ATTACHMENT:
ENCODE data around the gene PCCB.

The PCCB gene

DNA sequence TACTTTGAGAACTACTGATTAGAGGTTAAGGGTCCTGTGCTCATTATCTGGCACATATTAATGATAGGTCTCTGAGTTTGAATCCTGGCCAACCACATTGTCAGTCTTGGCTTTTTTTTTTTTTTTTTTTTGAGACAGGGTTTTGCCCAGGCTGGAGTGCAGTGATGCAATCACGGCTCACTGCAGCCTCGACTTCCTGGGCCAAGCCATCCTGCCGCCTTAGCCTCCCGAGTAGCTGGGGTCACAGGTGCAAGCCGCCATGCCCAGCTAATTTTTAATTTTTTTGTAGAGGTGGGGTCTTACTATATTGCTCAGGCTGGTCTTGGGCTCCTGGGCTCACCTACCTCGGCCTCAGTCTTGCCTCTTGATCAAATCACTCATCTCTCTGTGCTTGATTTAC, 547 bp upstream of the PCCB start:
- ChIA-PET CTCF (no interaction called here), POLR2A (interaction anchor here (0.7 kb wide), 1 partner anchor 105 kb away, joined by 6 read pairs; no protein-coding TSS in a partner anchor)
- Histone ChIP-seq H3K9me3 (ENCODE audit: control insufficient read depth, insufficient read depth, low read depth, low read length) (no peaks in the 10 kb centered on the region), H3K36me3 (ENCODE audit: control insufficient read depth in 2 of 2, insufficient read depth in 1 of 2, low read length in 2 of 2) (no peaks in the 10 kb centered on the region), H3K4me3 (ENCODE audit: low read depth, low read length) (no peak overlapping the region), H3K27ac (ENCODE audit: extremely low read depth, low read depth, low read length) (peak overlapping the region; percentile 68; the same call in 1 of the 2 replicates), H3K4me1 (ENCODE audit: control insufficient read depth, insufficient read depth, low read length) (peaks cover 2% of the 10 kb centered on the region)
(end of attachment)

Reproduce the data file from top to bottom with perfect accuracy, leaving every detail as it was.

ENCODE data around the gene PCCB.

The PCCB gene

DNA sequence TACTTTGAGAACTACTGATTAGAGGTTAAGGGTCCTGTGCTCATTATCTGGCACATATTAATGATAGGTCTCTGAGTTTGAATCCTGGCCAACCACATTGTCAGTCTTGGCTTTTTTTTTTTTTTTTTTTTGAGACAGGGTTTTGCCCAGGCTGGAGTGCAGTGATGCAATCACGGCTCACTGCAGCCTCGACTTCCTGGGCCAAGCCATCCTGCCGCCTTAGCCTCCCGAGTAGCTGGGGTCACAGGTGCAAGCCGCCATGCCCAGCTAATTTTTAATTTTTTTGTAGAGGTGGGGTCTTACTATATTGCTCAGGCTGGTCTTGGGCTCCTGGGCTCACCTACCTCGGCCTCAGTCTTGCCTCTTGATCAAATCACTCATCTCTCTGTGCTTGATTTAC, 547 bp upstream of the PCCB start:
- ChIA-PET CTCF (no interaction called here), POLR2A (interaction anchor here (0.7 kb wide), 1 partner anchor 105 kb away, joined by 6 read pairs; no protein-coding TSS in a partner anchor)
- Histone ChIP-seq H3K9me3 (ENCODE audit: control insufficient read depth, insufficient read depth, low read depth, low read length) (no peaks in the 10 kb centered on the region), H3K36me3 (ENCODE audit: control insufficient read depth in 2 of 2, insufficient read depth in 1 of 2, low read length in 2 of 2) (no peaks in the 10 kb centered on the region), H3K4me3 (ENCODE audit: low read depth, low read length) (no peak overlapping the region), H3K27ac (ENCODE audit: extremely low read depth, low read depth, low read length) (peak overlapping the region; percentile 68; the same call in 1 of the 2 replicates), H3K4me1 (ENCODE audit: control insufficient read depth, insufficient read depth, low read length) (peaks cover 2% of the 10 kb centered on the region)